Wherein does this studied lasciviousness in singing so greatly please, by which, as some think, the words are lost, the harmony of consonances is diminished, the value of the notes is changed, perfection is brought low, imperfection is exalted, and measure is confounded?
In a great company of judicious men, when motets in the modern manner were being sung, I observed that the question was asked, what language such singers were using, whether Hebrew, Greek, Latin, or some other, because it could not be made out what they were saying.25 Another representative of the ars antiqua who was apparently uncomfortable to some degree was the famous Petrarch (1304 – 1374). In a letter to Boccaccio he despairs,
O inglorious age! that scorns antiquity, its mother, to whom it owes every noble art, -- that dares to declare itself not only equal but superior to the glorious past.26 Even as a representative of Church thought with her ancient structure based on Reason, and with her tying music to mathematics, and as a musician himself, how could Petrarch make this nonsensical statement?
A deaf person can know the tones and numbers characterizing the intervals of fifth and octave, as well as the other proportions of the musical scale with which musicians work. Although one does not hear the sounds of the human voice, of strings or the organ, he nevertheless may understand in his mind their fundamental canon and, doubtless, will prefer the intellectual pleasure to a mere titillation of the ear.27 In another place Petrarch mentions, almost with a sense of surprise, the esteem for music held by the ancients. Here, he concedes that appreciating music represents a measure of refinement, but, as in the case of painting and sculpture, he cautions against the listener being too involved.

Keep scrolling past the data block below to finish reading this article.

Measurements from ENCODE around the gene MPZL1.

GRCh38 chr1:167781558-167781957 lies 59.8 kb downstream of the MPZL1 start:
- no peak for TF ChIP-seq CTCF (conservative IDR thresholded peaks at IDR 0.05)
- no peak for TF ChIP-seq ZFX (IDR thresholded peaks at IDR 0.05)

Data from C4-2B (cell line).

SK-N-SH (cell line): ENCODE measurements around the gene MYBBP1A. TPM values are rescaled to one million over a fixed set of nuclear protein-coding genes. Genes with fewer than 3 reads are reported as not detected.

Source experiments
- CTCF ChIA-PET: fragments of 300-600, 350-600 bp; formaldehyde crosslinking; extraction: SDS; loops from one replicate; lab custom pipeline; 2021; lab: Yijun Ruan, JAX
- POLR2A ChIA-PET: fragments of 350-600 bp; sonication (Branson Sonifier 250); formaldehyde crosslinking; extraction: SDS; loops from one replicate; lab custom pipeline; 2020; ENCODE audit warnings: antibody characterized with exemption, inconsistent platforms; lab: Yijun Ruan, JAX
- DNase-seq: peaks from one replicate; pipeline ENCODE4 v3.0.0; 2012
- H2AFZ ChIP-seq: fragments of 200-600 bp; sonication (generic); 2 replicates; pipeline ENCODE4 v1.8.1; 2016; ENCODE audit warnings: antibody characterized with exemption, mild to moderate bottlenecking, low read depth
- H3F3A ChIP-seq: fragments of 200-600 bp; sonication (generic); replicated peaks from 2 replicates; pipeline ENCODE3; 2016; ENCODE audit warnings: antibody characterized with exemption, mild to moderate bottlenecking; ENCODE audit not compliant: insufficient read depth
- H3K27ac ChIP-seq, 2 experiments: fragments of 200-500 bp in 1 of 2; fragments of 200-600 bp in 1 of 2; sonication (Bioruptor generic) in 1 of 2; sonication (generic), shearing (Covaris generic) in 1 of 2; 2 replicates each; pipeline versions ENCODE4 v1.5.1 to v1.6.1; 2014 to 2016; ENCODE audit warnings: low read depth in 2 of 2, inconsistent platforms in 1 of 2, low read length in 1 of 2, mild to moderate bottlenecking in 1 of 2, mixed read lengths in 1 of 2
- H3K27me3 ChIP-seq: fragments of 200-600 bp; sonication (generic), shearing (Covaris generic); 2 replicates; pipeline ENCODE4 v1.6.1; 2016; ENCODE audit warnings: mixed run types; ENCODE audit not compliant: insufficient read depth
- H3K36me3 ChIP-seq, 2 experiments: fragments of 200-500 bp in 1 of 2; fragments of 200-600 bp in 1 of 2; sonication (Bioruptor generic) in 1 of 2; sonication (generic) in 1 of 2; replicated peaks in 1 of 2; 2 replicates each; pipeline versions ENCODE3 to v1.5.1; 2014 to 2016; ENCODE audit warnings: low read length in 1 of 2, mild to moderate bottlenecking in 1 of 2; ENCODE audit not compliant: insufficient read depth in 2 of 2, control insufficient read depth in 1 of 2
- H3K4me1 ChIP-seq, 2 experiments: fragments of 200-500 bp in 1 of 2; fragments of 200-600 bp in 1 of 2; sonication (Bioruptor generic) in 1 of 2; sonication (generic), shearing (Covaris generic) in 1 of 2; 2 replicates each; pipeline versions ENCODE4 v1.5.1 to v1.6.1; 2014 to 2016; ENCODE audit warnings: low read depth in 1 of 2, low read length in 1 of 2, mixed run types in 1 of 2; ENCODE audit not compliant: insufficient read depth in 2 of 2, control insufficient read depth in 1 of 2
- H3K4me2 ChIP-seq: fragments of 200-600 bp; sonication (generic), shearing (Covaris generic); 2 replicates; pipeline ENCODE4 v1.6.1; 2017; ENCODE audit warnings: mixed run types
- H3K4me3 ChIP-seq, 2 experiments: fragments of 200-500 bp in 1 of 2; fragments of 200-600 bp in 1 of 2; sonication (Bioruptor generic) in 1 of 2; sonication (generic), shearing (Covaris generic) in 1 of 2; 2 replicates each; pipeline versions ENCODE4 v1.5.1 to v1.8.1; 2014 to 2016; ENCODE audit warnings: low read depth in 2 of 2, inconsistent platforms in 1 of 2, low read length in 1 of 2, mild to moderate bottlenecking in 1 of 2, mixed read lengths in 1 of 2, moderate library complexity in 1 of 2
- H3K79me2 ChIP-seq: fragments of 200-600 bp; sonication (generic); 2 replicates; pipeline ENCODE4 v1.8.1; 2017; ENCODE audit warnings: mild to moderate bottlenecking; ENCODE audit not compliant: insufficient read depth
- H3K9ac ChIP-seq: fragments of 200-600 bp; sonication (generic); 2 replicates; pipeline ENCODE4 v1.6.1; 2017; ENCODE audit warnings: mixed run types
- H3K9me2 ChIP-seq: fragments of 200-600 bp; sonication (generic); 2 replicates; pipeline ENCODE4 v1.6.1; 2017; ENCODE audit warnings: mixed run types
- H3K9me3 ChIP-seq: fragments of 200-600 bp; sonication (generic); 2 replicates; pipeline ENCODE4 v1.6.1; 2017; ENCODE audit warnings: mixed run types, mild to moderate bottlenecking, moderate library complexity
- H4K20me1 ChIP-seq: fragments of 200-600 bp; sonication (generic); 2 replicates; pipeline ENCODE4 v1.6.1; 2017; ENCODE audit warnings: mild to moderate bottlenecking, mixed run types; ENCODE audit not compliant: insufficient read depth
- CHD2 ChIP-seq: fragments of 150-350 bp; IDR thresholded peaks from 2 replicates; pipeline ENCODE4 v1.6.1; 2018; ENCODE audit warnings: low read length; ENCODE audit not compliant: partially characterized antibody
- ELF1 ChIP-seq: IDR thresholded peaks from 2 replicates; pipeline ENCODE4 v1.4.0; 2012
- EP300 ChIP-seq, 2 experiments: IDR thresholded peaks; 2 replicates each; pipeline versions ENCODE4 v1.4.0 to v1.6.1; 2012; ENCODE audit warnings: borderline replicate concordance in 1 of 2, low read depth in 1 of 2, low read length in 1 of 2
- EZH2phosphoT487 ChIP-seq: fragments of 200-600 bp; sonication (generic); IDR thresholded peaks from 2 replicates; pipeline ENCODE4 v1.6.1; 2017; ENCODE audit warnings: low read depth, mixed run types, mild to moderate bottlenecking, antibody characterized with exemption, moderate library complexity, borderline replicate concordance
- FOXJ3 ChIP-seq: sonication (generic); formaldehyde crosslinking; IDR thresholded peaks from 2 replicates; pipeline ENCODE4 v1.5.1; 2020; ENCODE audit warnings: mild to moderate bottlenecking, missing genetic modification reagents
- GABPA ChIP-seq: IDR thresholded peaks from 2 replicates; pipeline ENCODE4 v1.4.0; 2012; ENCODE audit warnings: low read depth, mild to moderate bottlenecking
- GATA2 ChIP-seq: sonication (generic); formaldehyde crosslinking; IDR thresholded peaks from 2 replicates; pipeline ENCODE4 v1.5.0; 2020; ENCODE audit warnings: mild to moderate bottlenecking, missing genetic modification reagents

Joy: It is pleasant to sing.
Reason: What gives you pleasure now once gave pleasure to the Greeks. Among them anyone who could not sing or play instruments was considered ignorant. This, Cicero writes, happened to Themistocles of Athens, the most illustrious of the Greeks, when he refused to play the lyre at banquets.... It is amazing that a Socrates should in his old age devote his efforts to the harp. But it should not surprise us that Alcibiades was made to study the [aulos] by his uncle Pericles, because this was regarded as most worthy by the ancients and, in fact, was even taught among the liberal arts....